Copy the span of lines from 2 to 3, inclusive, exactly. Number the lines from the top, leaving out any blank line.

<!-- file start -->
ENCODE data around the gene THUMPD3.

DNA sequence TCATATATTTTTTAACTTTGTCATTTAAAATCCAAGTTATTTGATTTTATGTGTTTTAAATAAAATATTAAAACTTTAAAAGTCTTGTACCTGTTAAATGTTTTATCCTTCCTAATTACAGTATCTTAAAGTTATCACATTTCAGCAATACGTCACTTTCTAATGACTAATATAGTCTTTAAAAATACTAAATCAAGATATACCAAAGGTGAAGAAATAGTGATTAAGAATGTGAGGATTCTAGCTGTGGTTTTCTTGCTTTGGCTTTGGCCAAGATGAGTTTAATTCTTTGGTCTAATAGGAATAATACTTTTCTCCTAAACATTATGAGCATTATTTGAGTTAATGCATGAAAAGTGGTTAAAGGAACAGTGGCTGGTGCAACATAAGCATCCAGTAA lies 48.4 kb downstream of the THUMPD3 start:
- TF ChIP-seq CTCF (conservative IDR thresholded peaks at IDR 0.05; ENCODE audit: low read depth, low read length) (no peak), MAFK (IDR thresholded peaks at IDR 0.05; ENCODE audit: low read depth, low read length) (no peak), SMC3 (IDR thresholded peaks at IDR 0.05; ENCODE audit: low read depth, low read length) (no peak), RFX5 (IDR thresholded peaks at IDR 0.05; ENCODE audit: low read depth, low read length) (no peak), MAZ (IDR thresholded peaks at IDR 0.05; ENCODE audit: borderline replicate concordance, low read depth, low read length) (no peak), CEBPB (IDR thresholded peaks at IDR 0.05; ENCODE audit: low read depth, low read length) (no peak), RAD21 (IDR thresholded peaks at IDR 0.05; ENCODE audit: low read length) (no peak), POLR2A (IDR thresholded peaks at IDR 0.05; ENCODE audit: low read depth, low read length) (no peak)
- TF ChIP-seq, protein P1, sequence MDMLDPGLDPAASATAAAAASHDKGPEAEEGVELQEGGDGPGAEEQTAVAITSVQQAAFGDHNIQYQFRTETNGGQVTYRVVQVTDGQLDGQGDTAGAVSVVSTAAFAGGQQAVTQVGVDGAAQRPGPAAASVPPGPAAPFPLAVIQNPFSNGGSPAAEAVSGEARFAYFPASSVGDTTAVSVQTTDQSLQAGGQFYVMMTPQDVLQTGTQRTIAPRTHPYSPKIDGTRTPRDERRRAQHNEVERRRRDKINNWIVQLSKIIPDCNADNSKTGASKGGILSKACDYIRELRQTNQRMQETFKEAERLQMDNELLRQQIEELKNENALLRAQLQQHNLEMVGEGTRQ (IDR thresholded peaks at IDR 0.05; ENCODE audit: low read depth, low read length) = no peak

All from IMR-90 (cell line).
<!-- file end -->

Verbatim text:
DNA sequence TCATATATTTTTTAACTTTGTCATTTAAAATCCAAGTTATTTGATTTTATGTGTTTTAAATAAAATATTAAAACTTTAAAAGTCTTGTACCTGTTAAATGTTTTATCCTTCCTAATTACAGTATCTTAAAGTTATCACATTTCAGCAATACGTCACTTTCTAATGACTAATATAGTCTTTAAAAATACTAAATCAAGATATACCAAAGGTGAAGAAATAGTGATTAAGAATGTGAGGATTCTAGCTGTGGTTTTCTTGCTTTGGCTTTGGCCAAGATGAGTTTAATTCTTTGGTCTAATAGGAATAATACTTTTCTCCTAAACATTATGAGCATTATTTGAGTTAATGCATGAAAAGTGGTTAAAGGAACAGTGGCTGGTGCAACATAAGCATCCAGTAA lies 48.4 kb downstream of the THUMPD3 start:
- TF ChIP-seq CTCF (conservative IDR thresholded peaks at IDR 0.05; ENCODE audit: low read depth, low read length) (no peak), MAFK (IDR thresholded peaks at IDR 0.05; ENCODE audit: low read depth, low read length) (no peak), SMC3 (IDR thresholded peaks at IDR 0.05; ENCODE audit: low read depth, low read length) (no peak), RFX5 (IDR thresholded peaks at IDR 0.05; ENCODE audit: low read depth, low read length) (no peak), MAZ (IDR thresholded peaks at IDR 0.05; ENCODE audit: borderline replicate concordance, low read depth, low read length) (no peak), CEBPB (IDR thresholded peaks at IDR 0.05; ENCODE audit: low read depth, low read length) (no peak), RAD21 (IDR thresholded peaks at IDR 0.05; ENCODE audit: low read length) (no peak), POLR2A (IDR thresholded peaks at IDR 0.05; ENCODE audit: low read depth, low read length) (no peak)